rs.close();
} // try
catch (Exception e) {
// Gears not installed
} // catch

Queries

String sql = “select id, first_name, last_name  from person”;
ResultSet rs = m_database.execute(sql);
ArrayList results = new ArrayList();
while (rs.isValidRow()) {
PersonBean person = new PersonBean();
person.setID(rs.getFieldAsInt(0));
person.setFirstName(rs.getFieldAsString(1));
person.setLastName(rs.getFieldAsString(2));
results.add(person);
rs.next();
} // while
rs.close();

Insert, Update

String args[] = new String[3];
args[0] = Integer.toString(person.getID());
args[1] = person.getFirstName();
args[2] = person.getLastName();ResultSet rs = m_database.execute(“insert into person
(id, first_name, last_name) values (?,?,?)”, args);
rs.close();args = new String[3];
args[0] = person.getFirstName();
args[1] = person.getLastName();args[2] = Integer.toString(person.getID());
rs = m_database.execute(“update person set
first_name=?, last_name=? where id=?)”, args);
rs.close();

Demo Source Code

Syncing Issues

  • Need GUIDs
  • Need timestamps (SQLite has no Date)
  • Need a strategy:
    Last one wins
    Lock / Check out
    Let user decide

Conclusion

Google Gears allows web applications to run offline
Google Web Toolkit makes it easy to program Gears

 
Leave a comment

Posted by on September 25, 2008 in Google Gears

 

Tags:

Google Gears Tutorial

About:

This tutorial introduces you to Google Gears. I tried the tutorial in the Developers Guide and thought it could be simplified. So here is a very simple tutorial for the Google Gears.

Day by day, web applications try to replace the desktop applications. The power of web applications lies in the availability (you are no longer tied to a particular PC), portability(any hardware/any OS) and simplicity (simple navigation model – links, back, forward). But the problem with these online applications is that, well, they are available only online. Once you are disconnected from the internet, those applications are inaccessible.

Think of your mail client like Outlook or Thunderbird. They do need a network connection to receive and send the mails, but even when you are not connected to the network, you can read the locally stored mails. You can compose new mails, they are saved locally and when you connect to a network, they silently send them. Can we bring this kind of off-line functionality to an online application? Yes. Welcome to Google Gears. The off-line web application is no more an oxymoron. Its a practical reality.

How does this work?

To start with, you need an online page.
The online page should present the user to switch to off line mode.
When the user selects to off line mode, the online page should download the required files and save it locally.
Even when there is no internet connection, the user will be able to do the operations with the local files.
Once the user goes online, the data that is modified will be synced with the server.

This sounds so simple. But the devil is in the details. Let us explore each step in detail.

First is the online page. Lets have the online.html as the initial page. On clicking the “Go Offline” button, we download this page and store it locally. This is done by this javascript:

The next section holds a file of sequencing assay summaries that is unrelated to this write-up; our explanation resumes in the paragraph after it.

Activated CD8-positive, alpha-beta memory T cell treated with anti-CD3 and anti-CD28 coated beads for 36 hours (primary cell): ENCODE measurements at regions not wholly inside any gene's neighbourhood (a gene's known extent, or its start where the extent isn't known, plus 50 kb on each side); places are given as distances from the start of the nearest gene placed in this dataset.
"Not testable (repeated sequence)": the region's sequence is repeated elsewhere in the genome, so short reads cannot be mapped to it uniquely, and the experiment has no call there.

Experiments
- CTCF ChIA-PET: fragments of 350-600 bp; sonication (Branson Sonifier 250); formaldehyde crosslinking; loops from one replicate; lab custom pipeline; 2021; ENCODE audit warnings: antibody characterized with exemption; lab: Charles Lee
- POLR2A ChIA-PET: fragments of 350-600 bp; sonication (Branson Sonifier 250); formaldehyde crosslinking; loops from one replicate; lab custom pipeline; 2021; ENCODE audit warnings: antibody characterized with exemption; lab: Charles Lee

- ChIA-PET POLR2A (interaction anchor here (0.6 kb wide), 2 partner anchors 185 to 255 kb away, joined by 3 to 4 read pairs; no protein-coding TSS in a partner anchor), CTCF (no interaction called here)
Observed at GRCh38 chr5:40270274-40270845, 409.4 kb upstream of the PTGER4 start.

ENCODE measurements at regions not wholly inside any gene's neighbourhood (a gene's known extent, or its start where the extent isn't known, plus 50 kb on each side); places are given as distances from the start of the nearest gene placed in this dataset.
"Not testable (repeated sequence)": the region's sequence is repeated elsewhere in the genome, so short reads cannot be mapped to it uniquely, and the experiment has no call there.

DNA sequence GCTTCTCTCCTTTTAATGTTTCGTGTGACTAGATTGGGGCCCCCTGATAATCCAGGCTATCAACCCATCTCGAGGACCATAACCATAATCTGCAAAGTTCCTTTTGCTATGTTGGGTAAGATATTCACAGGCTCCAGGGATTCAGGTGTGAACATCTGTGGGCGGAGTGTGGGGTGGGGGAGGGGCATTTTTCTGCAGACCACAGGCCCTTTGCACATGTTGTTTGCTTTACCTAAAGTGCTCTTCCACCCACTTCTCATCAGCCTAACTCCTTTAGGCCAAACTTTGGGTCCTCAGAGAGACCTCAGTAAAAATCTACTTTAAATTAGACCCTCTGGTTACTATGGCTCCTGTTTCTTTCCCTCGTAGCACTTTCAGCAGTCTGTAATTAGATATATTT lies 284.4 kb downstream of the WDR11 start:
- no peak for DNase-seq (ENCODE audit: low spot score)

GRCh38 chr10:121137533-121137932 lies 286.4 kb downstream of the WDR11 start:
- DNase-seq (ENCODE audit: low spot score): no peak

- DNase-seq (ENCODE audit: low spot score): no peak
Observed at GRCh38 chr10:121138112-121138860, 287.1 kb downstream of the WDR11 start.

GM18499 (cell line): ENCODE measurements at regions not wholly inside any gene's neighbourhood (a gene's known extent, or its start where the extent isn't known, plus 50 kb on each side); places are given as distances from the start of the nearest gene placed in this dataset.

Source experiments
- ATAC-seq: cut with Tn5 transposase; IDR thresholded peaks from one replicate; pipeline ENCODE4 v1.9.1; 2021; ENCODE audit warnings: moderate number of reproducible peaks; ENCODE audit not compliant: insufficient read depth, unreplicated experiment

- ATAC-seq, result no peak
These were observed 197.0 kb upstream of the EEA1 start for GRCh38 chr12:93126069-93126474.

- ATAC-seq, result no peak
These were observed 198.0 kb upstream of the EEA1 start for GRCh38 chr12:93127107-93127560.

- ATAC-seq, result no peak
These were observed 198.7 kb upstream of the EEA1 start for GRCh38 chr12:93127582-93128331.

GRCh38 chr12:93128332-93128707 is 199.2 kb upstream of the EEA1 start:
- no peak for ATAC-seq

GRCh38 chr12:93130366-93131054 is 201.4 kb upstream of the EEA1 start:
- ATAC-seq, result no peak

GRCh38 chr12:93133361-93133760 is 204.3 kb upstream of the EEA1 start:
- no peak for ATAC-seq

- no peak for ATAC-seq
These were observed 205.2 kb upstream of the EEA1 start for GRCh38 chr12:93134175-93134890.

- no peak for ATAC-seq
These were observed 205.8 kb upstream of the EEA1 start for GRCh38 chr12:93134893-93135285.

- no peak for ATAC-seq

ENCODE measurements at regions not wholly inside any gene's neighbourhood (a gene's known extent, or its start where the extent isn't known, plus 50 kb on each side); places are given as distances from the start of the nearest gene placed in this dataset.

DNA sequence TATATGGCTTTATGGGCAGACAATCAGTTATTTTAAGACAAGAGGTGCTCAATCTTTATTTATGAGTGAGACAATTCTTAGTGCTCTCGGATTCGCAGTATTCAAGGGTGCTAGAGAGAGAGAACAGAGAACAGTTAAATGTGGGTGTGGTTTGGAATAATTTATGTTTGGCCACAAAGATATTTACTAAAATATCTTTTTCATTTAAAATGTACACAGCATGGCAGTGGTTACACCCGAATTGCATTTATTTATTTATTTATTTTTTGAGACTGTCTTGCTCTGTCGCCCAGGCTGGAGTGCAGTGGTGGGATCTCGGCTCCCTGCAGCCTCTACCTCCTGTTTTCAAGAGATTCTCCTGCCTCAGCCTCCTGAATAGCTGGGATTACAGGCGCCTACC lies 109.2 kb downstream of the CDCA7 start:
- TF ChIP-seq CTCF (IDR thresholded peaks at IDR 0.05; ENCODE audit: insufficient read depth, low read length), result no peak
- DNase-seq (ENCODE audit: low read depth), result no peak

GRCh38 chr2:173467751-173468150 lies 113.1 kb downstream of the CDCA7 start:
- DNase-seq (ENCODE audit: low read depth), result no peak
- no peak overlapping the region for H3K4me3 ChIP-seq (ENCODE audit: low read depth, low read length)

localServer = google.gears.factory.create(“beta.localserver”);
store = localServer.createManagedStore(“first_offline_web_app”);
store.manifestUrl = manifest.json;
store.checkForUpdate();

The first line, we create an instance of LocalServer from the Google Gears factory. When you are in offline mode, LocalServer serves your HTTP requests. The contents are stored either in ResourceStore or in ManagedResourceStore. The former is used to store the not-so-frequently-updated resources like images. The latter is used to store a group of resources that might change frequently. Google Gears will automatically retrieve and update the local cache. The contents of a ManagedResourceStore is defined by a manifest file, which we set in line no 3. The checkForUpdate method in the ManagedResourceStore will initiate the update task and return immediately. The update task which will run the background will:
Get the manifest file from the URL
Compare the version number in the locally stored version
If they are different then fetch the contents specified in the manifest
For each URL, IfModifiedSince will be requested. If the URL gives a newer timestamp than the previous one, then the contents will be requested
Once all the URLs are fetched and saved, the version number of the local files are updated with the latest one

A point to note is that Google Gears will go and fetch the latest version if its DIFFERENT from the local one. So if the local version is “Version 5.9″ and the remote version is “Version 4.0″, the local cache will still be updated.

Everything looks fine now. One last thing to do is to install Google Gears :-)

Google Gears is a plugin for Firefox. Every URL request goes thru this plugin. Whenever there is a LocalServer available for the URL and its active, then the contents will be fetched locally. Else the normal behavior of fetching from the network will resume.

To detect whether Google Gears has been installed and to access its API, we need to include the gears_init.js file in the HTML.

 
Leave a comment

Posted by on September 25, 2008 in Google Gears

 

Tags:

 
Follow

Get every new post delivered to your Inbox.

%d bloggers like this: